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How Do Plants Grow Towards Light?


How Do Plants Grow Towards Light?
Plants depend on a process called photosynthesis to make their own food. This process converts water from the soil and carbon dioxide in the air into oxygen and glucose (sugar). Sunlight is crucial for this chemical change and without it, green plants are unable to survive.

Plant cells contain a protein called phototropin, which is activated when it absorbs the blue wavelength of light. This leads to an uneven distribution of the hormone auxin (which regulates growth) in the stem. The exact mechanisms behind this process are not fully understood, but one theory is that sunlight destroys or inhibits auxin so the hormone levels on the Sun-facing side reduce. Another theory is that auxin molecules are able to move from cell to cell across the stem, away from the area where light was detected by the phototropins. Auxin causes cells to enlarge, so the shaded side of the stem – which contains higher levels of the hormone – elongates, forcing the plant to bend towards the light as a result.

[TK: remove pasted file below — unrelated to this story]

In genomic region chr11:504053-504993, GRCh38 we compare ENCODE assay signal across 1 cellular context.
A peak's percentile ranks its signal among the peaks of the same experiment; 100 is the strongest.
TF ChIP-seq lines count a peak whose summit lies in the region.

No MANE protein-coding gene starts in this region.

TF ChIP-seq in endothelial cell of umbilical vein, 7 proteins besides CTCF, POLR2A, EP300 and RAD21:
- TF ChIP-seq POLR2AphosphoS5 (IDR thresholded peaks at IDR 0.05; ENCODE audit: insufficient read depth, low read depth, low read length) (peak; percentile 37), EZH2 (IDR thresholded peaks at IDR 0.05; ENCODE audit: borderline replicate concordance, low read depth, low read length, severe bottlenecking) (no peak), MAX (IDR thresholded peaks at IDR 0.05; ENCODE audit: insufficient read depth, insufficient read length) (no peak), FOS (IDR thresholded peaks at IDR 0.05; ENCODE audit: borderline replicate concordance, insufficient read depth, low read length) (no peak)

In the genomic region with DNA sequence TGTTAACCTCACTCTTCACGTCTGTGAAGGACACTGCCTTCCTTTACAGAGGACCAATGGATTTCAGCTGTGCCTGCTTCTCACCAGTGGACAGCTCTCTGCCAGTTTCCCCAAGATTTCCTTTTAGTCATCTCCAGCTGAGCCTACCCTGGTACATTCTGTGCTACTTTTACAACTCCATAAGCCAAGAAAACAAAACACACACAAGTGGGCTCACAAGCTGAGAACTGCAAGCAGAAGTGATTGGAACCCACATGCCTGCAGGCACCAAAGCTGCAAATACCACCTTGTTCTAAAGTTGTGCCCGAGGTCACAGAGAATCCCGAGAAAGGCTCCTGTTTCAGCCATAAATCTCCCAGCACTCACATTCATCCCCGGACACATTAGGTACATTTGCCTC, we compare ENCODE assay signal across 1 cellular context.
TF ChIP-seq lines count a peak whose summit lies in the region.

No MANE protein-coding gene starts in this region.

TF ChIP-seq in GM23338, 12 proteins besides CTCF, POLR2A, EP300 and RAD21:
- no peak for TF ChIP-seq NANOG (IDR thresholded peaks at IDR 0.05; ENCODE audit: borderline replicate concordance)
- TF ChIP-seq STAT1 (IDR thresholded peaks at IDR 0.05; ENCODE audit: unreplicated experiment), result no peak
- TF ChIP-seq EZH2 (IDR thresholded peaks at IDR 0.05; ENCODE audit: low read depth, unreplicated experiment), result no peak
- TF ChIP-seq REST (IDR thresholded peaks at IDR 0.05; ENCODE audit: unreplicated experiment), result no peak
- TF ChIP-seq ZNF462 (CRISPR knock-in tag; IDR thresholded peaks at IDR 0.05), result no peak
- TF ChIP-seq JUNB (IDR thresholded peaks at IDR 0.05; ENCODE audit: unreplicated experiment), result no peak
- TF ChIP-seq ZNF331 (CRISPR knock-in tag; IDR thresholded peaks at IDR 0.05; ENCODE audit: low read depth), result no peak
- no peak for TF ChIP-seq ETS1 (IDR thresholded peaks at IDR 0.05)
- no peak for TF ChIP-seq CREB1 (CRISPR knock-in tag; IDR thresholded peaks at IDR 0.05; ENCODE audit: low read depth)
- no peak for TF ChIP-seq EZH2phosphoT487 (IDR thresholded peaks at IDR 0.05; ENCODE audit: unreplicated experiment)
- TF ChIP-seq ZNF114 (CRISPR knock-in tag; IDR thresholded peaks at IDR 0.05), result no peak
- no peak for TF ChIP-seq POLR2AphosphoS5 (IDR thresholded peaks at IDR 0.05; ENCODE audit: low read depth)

How Do Plants Grow Towards Light?

Sunflowers take their quest for sunlight to the extreme. These plants follow the Sun throughout the day, physically rotating their leaves and flowers to make the most of the available light. At night they then unwind, returning to their starting position ready for sunrise. No one knows why the flowers follow the Sun as well as the leaves, although it’s thought the extra heat may help to grow more seeds.